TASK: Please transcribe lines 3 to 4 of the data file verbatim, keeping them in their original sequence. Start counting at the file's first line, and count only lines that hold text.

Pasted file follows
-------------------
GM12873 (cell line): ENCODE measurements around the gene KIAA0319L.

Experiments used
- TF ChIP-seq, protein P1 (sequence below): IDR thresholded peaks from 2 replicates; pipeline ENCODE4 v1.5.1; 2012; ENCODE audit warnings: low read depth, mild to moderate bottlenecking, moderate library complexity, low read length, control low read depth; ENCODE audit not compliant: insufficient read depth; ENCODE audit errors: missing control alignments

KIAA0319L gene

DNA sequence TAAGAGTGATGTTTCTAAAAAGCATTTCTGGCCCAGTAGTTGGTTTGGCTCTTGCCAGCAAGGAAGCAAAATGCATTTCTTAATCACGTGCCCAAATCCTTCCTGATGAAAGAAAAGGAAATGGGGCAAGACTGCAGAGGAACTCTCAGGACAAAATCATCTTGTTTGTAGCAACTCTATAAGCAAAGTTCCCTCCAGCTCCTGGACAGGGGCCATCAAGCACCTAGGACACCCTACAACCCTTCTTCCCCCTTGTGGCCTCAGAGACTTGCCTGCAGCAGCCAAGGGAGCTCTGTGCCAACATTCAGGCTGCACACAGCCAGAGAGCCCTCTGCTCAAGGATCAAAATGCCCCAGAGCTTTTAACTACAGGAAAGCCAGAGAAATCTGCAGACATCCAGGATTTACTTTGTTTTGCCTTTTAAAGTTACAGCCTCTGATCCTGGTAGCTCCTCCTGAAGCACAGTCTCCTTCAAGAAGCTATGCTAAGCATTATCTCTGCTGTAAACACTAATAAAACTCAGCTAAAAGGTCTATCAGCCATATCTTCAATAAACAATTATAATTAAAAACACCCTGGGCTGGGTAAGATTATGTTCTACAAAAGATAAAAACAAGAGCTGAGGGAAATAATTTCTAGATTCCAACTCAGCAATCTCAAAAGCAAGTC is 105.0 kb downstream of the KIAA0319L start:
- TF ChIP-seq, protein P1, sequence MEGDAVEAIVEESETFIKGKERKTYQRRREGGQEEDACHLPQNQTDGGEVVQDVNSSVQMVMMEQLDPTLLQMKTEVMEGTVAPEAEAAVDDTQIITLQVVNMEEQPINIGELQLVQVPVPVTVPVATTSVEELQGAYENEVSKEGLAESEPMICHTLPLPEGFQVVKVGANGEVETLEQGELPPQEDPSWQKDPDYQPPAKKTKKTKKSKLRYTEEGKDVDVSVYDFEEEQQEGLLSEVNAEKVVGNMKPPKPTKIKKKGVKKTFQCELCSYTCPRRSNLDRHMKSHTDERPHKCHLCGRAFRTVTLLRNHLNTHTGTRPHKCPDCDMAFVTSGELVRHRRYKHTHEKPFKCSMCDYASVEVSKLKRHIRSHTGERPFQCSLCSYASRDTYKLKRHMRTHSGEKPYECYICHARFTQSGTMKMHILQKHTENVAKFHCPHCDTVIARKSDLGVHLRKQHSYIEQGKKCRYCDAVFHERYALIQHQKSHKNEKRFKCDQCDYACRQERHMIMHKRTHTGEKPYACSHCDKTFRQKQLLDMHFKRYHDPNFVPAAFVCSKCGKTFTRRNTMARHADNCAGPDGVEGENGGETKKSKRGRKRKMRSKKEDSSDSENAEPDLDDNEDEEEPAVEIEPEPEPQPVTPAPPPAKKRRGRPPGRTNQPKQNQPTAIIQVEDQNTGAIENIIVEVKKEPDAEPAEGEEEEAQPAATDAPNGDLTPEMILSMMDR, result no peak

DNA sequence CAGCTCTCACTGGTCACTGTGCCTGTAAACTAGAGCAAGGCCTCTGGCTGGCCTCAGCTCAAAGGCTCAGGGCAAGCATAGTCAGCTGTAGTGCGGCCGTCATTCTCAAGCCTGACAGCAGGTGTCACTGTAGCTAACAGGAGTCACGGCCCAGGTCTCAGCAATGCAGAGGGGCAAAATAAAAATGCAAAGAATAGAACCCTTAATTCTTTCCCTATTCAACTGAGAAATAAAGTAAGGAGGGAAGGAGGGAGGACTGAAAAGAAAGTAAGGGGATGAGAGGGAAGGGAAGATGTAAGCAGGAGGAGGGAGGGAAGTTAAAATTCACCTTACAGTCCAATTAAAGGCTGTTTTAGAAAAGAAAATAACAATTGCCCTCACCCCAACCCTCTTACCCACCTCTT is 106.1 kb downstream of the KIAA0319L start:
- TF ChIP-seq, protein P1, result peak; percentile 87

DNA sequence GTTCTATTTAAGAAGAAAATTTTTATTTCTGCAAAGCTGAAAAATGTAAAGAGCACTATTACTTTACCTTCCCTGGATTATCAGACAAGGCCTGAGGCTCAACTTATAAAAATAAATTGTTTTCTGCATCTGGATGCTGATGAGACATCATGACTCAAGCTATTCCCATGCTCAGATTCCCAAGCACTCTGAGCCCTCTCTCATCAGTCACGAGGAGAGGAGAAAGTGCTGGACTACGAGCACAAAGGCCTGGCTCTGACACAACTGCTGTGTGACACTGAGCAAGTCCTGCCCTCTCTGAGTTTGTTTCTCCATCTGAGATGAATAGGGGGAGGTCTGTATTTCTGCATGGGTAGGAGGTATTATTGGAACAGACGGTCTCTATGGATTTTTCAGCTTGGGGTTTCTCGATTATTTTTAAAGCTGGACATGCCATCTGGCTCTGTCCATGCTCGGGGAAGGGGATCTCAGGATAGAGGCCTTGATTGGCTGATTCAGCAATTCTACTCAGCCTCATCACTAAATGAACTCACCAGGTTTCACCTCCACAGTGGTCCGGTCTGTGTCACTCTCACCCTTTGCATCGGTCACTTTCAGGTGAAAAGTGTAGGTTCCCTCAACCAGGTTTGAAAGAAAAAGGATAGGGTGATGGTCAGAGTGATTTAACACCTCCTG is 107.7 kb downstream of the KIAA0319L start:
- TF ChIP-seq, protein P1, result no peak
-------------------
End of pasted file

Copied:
- TF ChIP-seq, protein P1 (sequence below): IDR thresholded peaks from 2 replicates; pipeline ENCODE4 v1.5.1; 2012; ENCODE audit warnings: low read depth, mild to moderate bottlenecking, moderate library complexity, low read length, control low read depth; ENCODE audit not compliant: insufficient read depth; ENCODE audit errors: missing control alignments

KIAA0319L gene